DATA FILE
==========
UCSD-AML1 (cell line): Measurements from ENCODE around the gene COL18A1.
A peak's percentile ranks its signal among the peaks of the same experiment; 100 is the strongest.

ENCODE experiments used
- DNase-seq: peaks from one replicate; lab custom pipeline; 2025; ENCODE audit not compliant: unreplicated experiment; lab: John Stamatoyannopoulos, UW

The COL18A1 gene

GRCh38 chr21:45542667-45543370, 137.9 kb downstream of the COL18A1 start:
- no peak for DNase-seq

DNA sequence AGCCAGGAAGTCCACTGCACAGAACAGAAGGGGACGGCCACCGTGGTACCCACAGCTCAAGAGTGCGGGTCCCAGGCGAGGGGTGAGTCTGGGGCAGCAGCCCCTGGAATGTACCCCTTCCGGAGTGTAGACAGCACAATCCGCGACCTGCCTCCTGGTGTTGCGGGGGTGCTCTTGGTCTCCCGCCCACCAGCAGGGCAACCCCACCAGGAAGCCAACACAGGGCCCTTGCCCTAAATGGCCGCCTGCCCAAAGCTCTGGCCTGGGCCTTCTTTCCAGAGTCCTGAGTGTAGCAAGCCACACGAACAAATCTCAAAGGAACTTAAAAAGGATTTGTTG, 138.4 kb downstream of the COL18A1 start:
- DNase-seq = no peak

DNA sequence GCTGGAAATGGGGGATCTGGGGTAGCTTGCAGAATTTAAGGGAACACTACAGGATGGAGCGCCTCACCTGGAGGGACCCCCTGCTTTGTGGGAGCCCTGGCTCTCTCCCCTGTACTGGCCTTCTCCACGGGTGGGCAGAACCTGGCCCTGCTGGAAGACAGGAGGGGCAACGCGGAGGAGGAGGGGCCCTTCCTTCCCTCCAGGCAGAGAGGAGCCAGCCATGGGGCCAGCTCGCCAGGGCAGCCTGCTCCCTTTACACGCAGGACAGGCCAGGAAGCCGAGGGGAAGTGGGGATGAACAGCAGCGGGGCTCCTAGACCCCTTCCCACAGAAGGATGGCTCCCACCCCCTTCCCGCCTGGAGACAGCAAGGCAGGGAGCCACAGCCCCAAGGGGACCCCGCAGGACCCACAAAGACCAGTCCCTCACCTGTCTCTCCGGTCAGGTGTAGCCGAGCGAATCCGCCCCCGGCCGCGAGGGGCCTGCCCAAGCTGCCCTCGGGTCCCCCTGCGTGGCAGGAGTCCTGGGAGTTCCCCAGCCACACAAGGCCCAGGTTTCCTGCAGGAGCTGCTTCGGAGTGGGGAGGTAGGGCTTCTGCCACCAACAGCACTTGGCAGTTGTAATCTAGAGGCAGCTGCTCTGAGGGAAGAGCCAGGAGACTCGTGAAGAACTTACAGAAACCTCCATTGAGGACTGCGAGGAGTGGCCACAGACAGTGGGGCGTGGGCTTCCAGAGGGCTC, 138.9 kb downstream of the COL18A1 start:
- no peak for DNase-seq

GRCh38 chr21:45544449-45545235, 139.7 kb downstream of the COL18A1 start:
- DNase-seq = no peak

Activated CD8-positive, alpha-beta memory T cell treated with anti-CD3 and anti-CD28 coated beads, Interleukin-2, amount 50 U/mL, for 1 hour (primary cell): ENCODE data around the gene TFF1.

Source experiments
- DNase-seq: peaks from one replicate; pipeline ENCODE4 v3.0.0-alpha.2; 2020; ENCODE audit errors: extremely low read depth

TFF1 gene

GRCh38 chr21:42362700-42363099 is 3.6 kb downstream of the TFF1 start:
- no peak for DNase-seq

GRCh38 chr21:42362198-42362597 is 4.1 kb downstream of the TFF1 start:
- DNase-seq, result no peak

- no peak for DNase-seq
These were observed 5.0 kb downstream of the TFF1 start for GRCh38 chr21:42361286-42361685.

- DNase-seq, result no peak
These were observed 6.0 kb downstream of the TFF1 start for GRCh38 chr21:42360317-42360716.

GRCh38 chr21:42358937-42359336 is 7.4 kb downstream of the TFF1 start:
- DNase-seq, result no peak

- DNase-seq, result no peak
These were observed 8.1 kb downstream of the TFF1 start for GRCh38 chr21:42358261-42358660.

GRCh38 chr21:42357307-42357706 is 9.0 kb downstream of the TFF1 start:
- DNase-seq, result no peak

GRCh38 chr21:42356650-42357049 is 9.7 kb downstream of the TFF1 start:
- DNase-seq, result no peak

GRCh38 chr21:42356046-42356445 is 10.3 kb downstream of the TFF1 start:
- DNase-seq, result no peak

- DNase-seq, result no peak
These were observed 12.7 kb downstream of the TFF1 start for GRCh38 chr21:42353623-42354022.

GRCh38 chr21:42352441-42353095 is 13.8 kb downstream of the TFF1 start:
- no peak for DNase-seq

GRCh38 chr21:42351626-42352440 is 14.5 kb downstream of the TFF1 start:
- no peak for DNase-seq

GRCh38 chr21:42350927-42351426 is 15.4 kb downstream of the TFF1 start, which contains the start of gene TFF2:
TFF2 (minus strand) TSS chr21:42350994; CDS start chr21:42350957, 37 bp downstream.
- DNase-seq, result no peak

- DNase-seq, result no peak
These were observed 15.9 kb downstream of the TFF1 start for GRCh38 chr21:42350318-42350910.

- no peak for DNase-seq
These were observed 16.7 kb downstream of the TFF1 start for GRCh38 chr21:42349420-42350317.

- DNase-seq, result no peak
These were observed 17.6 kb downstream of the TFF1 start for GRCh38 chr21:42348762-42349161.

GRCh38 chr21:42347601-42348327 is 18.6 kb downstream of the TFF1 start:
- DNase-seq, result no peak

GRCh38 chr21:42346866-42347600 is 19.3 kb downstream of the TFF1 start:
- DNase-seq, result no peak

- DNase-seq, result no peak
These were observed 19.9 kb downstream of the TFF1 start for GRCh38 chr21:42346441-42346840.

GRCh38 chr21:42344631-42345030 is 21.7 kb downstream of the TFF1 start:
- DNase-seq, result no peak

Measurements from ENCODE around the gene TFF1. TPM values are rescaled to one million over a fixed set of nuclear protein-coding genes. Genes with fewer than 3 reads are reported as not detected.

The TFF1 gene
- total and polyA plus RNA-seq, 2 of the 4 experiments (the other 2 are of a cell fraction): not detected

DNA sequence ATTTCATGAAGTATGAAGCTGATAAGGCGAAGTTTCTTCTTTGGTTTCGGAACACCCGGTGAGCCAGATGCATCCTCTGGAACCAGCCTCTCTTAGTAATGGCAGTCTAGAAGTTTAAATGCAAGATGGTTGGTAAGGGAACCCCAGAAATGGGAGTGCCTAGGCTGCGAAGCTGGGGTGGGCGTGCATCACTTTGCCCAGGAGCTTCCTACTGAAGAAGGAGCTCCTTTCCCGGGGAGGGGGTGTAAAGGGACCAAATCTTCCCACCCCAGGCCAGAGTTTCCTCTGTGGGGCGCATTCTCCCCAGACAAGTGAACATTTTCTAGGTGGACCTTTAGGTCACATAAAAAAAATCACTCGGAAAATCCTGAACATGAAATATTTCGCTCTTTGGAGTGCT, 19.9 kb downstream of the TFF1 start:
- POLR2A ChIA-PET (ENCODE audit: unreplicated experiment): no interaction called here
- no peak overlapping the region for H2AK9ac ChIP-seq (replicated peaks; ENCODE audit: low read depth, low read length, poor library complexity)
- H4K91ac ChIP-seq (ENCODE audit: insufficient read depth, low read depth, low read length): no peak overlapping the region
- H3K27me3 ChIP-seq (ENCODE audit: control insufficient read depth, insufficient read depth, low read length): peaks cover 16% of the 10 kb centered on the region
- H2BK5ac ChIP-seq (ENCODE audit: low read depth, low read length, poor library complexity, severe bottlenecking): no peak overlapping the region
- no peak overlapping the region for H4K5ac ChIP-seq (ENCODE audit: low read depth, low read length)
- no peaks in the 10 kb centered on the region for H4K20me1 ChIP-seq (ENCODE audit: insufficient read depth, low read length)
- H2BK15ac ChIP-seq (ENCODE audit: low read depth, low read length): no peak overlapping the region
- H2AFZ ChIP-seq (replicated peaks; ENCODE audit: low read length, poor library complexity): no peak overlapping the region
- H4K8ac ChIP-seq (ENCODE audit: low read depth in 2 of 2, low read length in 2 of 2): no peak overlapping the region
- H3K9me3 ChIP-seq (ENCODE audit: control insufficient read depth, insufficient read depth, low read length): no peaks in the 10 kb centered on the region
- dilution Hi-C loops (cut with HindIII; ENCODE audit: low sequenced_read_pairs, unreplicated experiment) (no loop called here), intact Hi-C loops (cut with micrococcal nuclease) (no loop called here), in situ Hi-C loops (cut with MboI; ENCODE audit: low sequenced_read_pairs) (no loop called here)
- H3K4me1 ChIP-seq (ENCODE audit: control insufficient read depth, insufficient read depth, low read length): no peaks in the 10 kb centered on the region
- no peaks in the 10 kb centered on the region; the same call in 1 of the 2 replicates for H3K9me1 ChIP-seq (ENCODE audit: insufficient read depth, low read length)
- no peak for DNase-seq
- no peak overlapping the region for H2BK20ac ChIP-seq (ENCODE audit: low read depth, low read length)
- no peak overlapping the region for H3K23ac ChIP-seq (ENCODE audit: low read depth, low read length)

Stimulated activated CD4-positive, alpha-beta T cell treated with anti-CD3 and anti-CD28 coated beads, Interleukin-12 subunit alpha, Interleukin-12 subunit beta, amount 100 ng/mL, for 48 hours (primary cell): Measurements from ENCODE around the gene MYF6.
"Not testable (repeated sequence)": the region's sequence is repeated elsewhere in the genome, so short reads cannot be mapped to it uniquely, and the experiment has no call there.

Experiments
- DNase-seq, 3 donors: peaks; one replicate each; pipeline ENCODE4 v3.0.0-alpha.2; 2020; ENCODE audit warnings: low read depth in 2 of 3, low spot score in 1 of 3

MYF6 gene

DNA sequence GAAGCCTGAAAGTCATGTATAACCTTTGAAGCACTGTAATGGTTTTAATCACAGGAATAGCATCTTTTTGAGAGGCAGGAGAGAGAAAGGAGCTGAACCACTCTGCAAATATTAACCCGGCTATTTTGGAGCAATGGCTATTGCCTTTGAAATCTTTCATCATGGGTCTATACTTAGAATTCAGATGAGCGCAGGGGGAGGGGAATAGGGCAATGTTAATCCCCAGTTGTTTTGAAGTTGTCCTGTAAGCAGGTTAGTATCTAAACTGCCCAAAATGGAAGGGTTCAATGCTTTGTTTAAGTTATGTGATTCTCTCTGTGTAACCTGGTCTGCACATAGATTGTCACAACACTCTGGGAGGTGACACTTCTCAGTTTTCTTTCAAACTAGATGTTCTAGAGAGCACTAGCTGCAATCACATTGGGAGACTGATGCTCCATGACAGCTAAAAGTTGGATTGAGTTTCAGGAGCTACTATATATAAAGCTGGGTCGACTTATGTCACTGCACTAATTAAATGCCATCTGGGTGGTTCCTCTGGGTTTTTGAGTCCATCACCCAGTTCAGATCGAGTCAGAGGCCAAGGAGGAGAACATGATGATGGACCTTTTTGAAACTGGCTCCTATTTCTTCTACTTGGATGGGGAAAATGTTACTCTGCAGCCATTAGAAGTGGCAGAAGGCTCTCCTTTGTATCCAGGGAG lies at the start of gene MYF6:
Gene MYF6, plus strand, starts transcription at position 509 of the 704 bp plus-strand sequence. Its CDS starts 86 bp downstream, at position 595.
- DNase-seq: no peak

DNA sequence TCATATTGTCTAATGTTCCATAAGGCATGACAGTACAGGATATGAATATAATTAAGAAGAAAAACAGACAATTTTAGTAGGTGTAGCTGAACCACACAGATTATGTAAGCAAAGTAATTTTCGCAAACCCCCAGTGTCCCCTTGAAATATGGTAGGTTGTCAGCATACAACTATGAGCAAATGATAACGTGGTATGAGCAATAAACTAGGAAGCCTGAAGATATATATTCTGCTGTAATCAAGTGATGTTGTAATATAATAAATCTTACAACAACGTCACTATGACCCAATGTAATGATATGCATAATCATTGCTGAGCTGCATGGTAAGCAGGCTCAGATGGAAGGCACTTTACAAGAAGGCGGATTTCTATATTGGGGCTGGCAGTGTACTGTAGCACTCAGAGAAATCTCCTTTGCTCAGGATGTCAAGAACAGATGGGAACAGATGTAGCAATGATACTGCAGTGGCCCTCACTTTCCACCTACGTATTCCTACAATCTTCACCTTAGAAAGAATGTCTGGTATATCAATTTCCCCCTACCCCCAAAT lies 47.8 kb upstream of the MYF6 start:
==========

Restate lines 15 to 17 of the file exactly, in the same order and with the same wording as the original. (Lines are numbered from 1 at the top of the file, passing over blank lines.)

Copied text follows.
Source experiments
- DNase-seq: peaks from one replicate; pipeline ENCODE4 v3.0.0-alpha.2; 2020; ENCODE audit errors: extremely low read depth

TFF1 gene